We’re nearly a year into the pandemic and we’ve learned a lot about the human spirit and ingenuity. As we all do our best to balance the needs of our families, work, and other daily challenges, it is easy to lose sight of the incredible work and sacrifice that some of our fellow citizens are doing each day. Although there are still plenty of unknowns that lay ahead, we are thankful for the unsung heroes among us, working tirelessly on the front lines to help supply the timely delivery of essential goods to those in need. The challenge is two-fold, with the distribution of the COVID-19 vaccine and never before seen numbers of eCommerce orders.
The logistics behind the delivery of the Pfizer-BioNTech and Moderna vaccines in the U.S., including the special requirements and safety protocols for handling this precious cargo such as temperature-controlled solutions and near real-time monitoring equipment, contribute to the largest logistical challenge in human history.
FedEx and DHL are leading the charge in terms of the distribution of the vaccine, as they ensure the safe handling, sorting, storing, and distribution of the vaccine. “We’ve got the latest and greatest in advanced tracking on every package,” said FedEx Regional President of the Americas, Richard Smith. “We affix a SenseAware ID tag to every box when our couriers pick it up so we have eyes on these packages at all times as they move through our system.”
We should take a moment to recognize the Herculean efforts that workers across logistics and distribution facilities all over the world are doing. “This is the most important job in FedEx history", according to company leaders.
A lot of work left to do:
According to Bloomberg, more than 29 million doses have been administered in 43 countries. In the United States, approximately 25.5 million doses have been delivered, covering only about 8% of the adult population. There is a lot more tireless work needed from these heroes.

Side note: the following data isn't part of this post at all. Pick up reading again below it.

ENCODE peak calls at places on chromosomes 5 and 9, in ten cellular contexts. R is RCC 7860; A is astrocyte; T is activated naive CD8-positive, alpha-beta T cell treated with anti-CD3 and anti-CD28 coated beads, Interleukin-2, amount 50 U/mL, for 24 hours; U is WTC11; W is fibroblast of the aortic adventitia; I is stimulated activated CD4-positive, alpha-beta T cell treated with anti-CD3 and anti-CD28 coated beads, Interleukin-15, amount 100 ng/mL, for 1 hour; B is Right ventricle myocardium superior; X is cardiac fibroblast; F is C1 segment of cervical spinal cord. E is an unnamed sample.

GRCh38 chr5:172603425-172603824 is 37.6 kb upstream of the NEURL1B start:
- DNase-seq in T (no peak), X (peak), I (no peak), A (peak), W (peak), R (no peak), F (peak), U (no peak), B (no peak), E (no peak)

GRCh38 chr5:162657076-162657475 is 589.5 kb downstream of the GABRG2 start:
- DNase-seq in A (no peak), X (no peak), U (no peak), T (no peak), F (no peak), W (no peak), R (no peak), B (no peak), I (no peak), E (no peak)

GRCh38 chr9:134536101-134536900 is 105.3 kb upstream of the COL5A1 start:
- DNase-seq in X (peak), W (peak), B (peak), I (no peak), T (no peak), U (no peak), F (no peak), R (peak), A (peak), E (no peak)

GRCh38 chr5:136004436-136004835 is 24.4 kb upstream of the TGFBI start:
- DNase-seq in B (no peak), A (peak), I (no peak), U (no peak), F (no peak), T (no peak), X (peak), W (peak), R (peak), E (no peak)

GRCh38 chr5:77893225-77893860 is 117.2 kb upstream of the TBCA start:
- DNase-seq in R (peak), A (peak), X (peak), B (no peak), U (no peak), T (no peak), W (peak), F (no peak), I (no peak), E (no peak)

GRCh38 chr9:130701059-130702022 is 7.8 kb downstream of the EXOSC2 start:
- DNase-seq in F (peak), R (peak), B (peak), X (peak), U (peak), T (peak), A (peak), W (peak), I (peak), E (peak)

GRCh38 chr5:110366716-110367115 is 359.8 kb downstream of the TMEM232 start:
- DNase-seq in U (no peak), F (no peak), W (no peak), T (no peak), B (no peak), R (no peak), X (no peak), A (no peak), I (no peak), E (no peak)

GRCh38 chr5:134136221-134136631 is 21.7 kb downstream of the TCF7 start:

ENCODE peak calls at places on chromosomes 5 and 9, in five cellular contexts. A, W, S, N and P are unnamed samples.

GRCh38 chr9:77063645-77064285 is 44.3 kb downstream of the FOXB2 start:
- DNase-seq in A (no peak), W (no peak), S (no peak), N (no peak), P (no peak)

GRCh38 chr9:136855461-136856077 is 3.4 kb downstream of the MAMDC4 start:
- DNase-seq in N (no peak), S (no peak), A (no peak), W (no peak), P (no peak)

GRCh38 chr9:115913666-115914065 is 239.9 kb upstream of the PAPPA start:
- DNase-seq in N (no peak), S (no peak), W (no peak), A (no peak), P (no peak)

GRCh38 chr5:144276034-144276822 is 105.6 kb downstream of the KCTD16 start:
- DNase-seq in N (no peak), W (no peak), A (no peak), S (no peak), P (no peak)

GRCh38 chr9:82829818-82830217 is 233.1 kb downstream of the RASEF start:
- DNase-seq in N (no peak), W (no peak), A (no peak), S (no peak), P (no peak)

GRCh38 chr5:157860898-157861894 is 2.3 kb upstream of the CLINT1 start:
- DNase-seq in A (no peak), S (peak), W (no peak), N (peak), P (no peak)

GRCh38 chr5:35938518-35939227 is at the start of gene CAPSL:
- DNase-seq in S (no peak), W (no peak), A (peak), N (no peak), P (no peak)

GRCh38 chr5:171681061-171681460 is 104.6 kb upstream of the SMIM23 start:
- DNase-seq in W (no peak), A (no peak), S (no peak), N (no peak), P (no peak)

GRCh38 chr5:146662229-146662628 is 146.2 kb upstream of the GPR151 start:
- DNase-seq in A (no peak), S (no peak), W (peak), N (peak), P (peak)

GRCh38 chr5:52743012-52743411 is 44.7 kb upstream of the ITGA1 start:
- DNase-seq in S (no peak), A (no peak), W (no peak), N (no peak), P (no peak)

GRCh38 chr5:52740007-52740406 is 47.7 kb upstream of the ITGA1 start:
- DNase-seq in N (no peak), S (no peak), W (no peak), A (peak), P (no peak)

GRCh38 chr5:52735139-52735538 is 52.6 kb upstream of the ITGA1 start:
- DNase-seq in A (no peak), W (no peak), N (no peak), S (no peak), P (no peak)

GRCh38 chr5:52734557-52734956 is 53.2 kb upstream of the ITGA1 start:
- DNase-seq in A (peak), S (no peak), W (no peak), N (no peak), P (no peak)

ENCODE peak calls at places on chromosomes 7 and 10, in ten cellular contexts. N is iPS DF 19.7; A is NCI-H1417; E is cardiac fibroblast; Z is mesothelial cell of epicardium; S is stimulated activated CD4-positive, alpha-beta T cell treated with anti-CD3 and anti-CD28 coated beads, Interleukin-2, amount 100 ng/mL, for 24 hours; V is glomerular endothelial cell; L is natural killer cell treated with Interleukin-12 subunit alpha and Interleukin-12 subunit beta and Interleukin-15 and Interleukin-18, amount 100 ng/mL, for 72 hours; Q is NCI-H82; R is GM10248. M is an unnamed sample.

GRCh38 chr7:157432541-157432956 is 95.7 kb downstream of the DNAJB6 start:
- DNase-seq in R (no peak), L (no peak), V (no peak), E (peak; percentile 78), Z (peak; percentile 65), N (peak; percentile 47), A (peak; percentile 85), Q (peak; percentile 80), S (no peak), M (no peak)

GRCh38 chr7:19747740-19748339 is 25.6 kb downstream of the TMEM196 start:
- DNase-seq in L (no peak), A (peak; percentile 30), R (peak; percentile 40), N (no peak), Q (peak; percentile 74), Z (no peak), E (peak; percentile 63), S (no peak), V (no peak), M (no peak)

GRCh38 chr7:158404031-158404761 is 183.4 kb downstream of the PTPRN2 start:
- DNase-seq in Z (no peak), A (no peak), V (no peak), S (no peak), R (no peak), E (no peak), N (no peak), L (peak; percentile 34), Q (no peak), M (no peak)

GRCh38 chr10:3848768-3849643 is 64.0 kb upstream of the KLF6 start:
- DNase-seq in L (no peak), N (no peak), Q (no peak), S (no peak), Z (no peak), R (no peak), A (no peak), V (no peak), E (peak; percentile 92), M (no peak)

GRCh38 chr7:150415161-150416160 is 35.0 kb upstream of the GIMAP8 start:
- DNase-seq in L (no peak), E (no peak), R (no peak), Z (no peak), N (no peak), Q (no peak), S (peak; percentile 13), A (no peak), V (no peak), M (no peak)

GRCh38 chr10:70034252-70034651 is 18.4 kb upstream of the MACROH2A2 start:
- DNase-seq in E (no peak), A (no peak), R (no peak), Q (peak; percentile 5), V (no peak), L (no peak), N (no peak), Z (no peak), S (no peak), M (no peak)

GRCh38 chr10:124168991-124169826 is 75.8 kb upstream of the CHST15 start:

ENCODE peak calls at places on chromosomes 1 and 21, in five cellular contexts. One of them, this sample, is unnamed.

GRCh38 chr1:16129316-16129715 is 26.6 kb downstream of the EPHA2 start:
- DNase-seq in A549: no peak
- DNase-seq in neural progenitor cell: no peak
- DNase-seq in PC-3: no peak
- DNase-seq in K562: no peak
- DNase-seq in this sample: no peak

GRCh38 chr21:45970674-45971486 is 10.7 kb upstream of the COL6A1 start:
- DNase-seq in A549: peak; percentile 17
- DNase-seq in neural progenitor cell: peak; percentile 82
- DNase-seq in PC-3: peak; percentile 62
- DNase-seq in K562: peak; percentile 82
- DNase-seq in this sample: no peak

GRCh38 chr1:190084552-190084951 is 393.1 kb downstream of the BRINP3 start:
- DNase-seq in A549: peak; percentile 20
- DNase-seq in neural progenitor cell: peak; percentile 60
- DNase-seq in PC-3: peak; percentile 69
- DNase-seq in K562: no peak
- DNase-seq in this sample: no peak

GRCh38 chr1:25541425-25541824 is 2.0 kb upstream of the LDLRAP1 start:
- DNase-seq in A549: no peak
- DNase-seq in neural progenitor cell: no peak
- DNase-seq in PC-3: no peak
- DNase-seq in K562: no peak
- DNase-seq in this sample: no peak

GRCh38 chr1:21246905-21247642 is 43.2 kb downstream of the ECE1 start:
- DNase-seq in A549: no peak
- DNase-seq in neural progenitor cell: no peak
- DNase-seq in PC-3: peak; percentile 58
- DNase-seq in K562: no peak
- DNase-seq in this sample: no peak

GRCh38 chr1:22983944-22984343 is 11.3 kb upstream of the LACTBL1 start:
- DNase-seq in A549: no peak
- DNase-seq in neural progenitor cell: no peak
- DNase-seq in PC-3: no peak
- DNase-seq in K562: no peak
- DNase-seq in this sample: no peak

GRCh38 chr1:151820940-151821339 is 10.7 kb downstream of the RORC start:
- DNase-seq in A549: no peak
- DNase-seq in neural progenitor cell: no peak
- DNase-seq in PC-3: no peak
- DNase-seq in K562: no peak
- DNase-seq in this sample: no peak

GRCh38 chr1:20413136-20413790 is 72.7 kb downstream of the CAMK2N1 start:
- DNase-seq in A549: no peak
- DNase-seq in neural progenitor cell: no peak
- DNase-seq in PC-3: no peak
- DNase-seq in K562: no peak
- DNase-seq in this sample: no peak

The logistical challenges for the distribution of the vaccine are exasperated by the spike in eCommerce orders. In fact, the pandemic collapsed a process of adopting e-commerce into three months that otherwise would have taken 10 years in the U.S. according to a recent survey by McKinsey & Co.
eCommerce orders were expected to reach $189 billion in November and December, according to research by Adobe Analytics, which is an increase of 33%, year over year. Some positive news? This has led to a large increase in the hiring of seasonal workers. The USPS hired more than 50,000 temporary workers and added Sunday deliveries, while Amazon and UPS each hired 100,000 seasonal workers to keep up with the surge in online orders.
I can speak from experience as a brother to a nurse and doctor, as well as a father to two young children, that we are especially grateful for the tireless work that our pickers, packers, logistics managers, floor supervisors, dock workers, and drivers, amongst so many other key functional areas are doing day in and day out, to deliver hope (vaccines and toys included) to a nation in dire need of it.
In this perfect storm, logistics and distribution companies like FedEx and DHL are tackling this historical, logistical challenge with skill and grace. As each of us battles through the remainder of this pandemic, it’s important to thank a logistics and distribution worker who has risked their health and safety to ensure timely deliveries of items from PPE equipment and vaccines to cleaning supplies and children’s holiday toys. Thank you from UKG!